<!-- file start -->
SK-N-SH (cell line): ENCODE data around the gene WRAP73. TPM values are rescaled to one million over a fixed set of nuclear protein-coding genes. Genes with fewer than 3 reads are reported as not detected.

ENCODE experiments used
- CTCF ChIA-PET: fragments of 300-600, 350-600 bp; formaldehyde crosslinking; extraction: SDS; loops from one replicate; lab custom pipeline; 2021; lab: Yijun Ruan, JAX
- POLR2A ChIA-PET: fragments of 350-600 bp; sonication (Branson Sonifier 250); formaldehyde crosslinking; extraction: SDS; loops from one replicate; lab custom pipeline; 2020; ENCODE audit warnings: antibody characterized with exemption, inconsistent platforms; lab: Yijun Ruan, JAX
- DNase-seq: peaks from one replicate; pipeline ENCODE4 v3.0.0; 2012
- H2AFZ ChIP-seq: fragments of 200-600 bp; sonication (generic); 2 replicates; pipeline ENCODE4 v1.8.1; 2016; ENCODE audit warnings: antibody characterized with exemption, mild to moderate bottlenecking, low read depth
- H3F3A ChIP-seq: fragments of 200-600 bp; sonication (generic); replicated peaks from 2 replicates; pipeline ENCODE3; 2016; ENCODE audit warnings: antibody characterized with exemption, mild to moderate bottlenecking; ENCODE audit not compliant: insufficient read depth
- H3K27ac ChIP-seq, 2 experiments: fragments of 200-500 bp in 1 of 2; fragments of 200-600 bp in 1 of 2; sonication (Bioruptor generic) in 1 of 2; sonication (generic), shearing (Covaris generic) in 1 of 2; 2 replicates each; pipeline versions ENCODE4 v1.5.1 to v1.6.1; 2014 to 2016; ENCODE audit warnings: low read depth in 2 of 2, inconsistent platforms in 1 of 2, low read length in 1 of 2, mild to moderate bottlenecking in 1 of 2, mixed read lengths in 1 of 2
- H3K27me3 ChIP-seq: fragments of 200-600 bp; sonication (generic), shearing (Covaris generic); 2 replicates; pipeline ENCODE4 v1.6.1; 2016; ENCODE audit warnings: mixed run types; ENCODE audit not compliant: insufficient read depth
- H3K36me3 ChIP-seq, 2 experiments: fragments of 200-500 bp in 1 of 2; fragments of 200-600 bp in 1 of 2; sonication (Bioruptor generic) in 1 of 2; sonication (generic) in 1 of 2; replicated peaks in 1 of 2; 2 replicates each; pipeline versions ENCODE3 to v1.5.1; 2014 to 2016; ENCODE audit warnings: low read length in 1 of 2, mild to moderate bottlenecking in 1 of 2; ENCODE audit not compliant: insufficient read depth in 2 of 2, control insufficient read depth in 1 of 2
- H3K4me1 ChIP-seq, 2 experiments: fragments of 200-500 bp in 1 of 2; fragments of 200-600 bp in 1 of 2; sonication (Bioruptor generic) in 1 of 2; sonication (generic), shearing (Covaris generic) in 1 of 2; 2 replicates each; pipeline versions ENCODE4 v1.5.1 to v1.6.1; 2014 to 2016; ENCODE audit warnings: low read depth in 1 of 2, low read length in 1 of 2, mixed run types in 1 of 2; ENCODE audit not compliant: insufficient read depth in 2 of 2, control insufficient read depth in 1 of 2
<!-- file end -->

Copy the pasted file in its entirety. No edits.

SK-N-SH (cell line): ENCODE data around the gene WRAP73. TPM values are rescaled to one million over a fixed set of nuclear protein-coding genes. Genes with fewer than 3 reads are reported as not detected.

ENCODE experiments used
- CTCF ChIA-PET: fragments of 300-600, 350-600 bp; formaldehyde crosslinking; extraction: SDS; loops from one replicate; lab custom pipeline; 2021; lab: Yijun Ruan, JAX
- POLR2A ChIA-PET: fragments of 350-600 bp; sonication (Branson Sonifier 250); formaldehyde crosslinking; extraction: SDS; loops from one replicate; lab custom pipeline; 2020; ENCODE audit warnings: antibody characterized with exemption, inconsistent platforms; lab: Yijun Ruan, JAX
- DNase-seq: peaks from one replicate; pipeline ENCODE4 v3.0.0; 2012
- H2AFZ ChIP-seq: fragments of 200-600 bp; sonication (generic); 2 replicates; pipeline ENCODE4 v1.8.1; 2016; ENCODE audit warnings: antibody characterized with exemption, mild to moderate bottlenecking, low read depth
- H3F3A ChIP-seq: fragments of 200-600 bp; sonication (generic); replicated peaks from 2 replicates; pipeline ENCODE3; 2016; ENCODE audit warnings: antibody characterized with exemption, mild to moderate bottlenecking; ENCODE audit not compliant: insufficient read depth
- H3K27ac ChIP-seq, 2 experiments: fragments of 200-500 bp in 1 of 2; fragments of 200-600 bp in 1 of 2; sonication (Bioruptor generic) in 1 of 2; sonication (generic), shearing (Covaris generic) in 1 of 2; 2 replicates each; pipeline versions ENCODE4 v1.5.1 to v1.6.1; 2014 to 2016; ENCODE audit warnings: low read depth in 2 of 2, inconsistent platforms in 1 of 2, low read length in 1 of 2, mild to moderate bottlenecking in 1 of 2, mixed read lengths in 1 of 2
- H3K27me3 ChIP-seq: fragments of 200-600 bp; sonication (generic), shearing (Covaris generic); 2 replicates; pipeline ENCODE4 v1.6.1; 2016; ENCODE audit warnings: mixed run types; ENCODE audit not compliant: insufficient read depth
- H3K36me3 ChIP-seq, 2 experiments: fragments of 200-500 bp in 1 of 2; fragments of 200-600 bp in 1 of 2; sonication (Bioruptor generic) in 1 of 2; sonication (generic) in 1 of 2; replicated peaks in 1 of 2; 2 replicates each; pipeline versions ENCODE3 to v1.5.1; 2014 to 2016; ENCODE audit warnings: low read length in 1 of 2, mild to moderate bottlenecking in 1 of 2; ENCODE audit not compliant: insufficient read depth in 2 of 2, control insufficient read depth in 1 of 2
- H3K4me1 ChIP-seq, 2 experiments: fragments of 200-500 bp in 1 of 2; fragments of 200-600 bp in 1 of 2; sonication (Bioruptor generic) in 1 of 2; sonication (generic), shearing (Covaris generic) in 1 of 2; 2 replicates each; pipeline versions ENCODE4 v1.5.1 to v1.6.1; 2014 to 2016; ENCODE audit warnings: low read depth in 1 of 2, low read length in 1 of 2, mixed run types in 1 of 2; ENCODE audit not compliant: insufficient read depth in 2 of 2, control insufficient read depth in 1 of 2